THE FAR SIDE OF REVENGE: Making Peace in Northern Ireland

Deaglan De Breadun, Author . Collins $44.95 (340p) ISBN 978-1-903464-02-1 ISBN 1-903464-01-3

For the long-beleaguered residents of Northern Ireland, 1998 was a landmark year highlighted by the signing of the Good Friday peace accord. The much-heralded accord commanded prime coverage in the American media. And yet, for all the publicity on this side of the Atlantic, gaps remain in Americans' understanding of the remarkable process by which the Good Friday agreement came to be. Now comes this masterful account from a firsthand observer. As former Belfast bureau chief for the Irish Times, de Bréadún sat in on scores of political meetings leading up to the treaty, and was privy to the sorts of intimate details that are only accorded to insiders. He punctures a few misconceptions and underscores just how fragile the peacemaking actually was. Even in Ireland, for example, many people assume today that the official government peacemakers quite naturally embraced the participation of the controversial Sinn Fein, which has functioned as a legal front for Ireland's outlawed Irish Republican Army. It was in fact nearly excluded from the peace negotiations. This is a significant point: Excluding Sinn Fein would have crippled any peace agreement; and yet, moderate Irish leader John Hume had to fight mightily to secure the group's inclusion. Fortunately for an American readership, de Bréadún takes pains to clarify and explain. He translates Irish colloquialisms and charts the key players and parties but avoids a tedious rendition of Ireland's centuries of grievances against Britain. The result is a timely and well-paced examination of a significant historical event. This is a well-researched, literate and highly readable account that sheds much light on a subject whose shadows are continuously shifting. (Aug)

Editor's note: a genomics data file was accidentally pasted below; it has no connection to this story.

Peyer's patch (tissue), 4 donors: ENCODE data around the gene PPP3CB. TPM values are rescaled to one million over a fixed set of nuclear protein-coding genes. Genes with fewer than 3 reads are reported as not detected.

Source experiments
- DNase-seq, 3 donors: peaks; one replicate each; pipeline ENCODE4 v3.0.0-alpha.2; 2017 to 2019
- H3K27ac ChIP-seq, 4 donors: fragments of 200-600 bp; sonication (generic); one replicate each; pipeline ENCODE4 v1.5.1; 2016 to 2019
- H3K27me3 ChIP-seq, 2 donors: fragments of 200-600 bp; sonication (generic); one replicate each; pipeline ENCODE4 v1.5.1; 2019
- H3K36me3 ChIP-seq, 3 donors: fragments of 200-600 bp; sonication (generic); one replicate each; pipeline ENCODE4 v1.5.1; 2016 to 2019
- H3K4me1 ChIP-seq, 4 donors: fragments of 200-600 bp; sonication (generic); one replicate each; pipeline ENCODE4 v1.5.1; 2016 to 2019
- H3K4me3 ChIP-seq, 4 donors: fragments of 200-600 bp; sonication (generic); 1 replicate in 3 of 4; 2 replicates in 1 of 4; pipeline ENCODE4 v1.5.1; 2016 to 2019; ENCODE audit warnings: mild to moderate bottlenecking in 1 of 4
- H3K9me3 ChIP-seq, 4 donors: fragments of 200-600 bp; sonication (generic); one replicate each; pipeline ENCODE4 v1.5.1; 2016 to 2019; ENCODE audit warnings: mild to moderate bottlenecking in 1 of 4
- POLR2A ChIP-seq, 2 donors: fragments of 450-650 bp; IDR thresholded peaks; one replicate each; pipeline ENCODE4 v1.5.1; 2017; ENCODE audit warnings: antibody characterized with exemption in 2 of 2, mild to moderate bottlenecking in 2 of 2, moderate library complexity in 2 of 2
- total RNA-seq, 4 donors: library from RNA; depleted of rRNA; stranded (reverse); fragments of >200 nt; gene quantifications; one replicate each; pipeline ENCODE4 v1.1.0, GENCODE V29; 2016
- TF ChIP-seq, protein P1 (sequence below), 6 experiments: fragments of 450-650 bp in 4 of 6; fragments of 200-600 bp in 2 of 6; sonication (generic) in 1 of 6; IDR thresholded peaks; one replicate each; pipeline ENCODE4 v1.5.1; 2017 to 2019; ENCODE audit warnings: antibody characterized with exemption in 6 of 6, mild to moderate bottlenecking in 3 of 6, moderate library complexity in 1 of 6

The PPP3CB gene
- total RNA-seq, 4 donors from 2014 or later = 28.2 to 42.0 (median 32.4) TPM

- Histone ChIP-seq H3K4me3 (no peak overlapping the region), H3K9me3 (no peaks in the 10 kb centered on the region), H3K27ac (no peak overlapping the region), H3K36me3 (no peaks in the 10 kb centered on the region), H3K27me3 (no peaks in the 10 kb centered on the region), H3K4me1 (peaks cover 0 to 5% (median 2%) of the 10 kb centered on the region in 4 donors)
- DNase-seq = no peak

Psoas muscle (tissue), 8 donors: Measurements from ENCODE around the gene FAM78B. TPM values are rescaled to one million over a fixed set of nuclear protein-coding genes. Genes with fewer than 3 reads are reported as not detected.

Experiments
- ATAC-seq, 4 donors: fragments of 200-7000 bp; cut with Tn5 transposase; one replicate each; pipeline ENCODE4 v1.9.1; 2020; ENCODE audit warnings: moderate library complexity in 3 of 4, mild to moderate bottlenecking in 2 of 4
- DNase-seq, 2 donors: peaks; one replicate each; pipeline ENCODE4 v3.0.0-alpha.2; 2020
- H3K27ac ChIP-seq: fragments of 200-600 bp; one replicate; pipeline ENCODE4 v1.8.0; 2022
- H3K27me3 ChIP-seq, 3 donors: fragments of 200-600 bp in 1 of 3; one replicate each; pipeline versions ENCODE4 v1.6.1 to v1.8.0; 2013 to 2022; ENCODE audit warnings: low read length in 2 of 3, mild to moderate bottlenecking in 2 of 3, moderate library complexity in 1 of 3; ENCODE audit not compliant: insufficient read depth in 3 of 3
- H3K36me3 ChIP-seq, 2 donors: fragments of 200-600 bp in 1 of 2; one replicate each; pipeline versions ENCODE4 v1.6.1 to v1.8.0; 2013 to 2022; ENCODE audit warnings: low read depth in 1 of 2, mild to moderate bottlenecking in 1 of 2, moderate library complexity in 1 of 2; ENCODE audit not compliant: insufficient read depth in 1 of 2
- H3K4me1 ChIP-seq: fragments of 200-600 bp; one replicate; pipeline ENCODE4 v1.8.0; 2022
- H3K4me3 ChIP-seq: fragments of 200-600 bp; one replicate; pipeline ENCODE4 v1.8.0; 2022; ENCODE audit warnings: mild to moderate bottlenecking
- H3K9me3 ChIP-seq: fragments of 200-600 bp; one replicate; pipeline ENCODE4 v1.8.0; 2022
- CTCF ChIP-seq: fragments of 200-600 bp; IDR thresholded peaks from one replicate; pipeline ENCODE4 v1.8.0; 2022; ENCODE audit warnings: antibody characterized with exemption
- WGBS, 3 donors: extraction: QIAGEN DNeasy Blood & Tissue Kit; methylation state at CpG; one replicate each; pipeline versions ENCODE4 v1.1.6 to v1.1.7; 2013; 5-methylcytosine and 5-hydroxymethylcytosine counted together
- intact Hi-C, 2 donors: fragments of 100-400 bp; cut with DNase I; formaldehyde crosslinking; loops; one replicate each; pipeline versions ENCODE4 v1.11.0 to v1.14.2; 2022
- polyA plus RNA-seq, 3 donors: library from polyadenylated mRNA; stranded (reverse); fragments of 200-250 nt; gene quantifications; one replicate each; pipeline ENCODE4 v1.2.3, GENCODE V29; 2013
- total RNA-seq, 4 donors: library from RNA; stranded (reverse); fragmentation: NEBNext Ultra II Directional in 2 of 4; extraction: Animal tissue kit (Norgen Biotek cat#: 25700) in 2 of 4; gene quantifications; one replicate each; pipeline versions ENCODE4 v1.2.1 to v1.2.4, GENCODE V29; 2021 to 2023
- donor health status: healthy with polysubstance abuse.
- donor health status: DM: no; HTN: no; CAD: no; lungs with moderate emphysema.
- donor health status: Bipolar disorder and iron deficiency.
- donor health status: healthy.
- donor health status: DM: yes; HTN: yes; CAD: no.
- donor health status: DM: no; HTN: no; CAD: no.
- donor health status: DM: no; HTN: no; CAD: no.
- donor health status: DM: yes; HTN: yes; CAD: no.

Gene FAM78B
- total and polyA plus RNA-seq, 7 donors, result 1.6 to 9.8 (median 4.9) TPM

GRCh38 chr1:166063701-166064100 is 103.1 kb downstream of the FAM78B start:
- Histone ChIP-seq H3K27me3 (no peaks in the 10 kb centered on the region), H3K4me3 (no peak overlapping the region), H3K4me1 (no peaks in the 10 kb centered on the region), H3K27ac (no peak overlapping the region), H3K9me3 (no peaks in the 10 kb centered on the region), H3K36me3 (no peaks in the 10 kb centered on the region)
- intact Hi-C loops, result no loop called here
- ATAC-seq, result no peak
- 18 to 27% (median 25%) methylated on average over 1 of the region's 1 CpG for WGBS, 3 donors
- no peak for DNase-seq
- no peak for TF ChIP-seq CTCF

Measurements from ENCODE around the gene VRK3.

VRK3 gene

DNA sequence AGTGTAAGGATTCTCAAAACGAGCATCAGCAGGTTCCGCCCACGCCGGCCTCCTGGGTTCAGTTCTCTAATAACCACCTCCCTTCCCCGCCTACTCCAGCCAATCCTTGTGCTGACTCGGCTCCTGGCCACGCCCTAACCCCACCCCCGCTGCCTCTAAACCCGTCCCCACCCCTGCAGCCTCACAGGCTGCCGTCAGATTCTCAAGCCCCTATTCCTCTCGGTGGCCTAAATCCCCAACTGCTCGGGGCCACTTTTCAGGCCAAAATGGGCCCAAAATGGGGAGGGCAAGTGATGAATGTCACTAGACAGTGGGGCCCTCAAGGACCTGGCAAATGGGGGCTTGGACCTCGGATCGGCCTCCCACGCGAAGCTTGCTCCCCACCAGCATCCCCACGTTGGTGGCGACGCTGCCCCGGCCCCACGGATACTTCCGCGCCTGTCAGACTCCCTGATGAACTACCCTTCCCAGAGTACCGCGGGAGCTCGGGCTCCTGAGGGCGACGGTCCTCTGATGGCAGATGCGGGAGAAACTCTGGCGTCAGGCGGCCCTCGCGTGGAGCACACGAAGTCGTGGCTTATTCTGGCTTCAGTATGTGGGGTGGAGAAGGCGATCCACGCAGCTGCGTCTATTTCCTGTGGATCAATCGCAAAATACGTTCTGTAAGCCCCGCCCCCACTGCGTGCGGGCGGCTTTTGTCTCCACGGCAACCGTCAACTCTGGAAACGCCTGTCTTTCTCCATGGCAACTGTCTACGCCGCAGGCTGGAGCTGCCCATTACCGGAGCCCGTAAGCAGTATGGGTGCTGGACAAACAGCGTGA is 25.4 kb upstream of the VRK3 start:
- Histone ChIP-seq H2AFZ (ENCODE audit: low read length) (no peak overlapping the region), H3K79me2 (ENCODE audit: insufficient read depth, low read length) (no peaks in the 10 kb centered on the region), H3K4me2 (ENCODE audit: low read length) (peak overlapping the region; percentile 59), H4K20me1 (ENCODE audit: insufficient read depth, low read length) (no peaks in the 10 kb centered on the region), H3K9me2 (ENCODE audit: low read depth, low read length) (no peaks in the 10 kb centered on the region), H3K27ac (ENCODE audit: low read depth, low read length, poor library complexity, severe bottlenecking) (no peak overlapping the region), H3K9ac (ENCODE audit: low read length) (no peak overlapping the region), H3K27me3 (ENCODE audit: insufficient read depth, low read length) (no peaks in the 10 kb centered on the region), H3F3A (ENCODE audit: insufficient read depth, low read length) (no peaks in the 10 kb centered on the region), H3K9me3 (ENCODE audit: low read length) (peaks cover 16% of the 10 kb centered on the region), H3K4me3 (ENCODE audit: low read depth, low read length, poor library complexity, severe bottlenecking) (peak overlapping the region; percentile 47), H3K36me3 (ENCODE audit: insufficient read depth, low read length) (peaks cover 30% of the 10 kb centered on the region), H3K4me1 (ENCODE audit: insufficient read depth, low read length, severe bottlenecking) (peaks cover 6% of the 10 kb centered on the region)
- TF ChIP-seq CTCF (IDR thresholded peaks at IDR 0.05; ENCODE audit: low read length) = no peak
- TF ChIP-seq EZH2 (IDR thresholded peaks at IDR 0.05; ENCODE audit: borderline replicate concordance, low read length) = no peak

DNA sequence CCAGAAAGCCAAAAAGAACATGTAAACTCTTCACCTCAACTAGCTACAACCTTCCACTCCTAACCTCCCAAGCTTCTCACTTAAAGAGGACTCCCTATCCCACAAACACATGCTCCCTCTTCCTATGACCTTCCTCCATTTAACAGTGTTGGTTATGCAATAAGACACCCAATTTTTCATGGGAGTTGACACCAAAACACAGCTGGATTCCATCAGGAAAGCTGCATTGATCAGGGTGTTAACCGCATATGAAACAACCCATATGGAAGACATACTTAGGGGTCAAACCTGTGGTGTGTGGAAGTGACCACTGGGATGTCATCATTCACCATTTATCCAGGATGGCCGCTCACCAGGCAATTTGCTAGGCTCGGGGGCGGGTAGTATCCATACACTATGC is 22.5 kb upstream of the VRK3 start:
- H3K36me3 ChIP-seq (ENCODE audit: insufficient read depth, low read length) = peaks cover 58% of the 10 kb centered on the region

Reviewed on: 07/30/2001
Release date: 08/01/2001
Paperback - 340 pages - 978-1-903464-01-4
Show other formats
The Best Books, Emailed Every Week
Tip Sheet!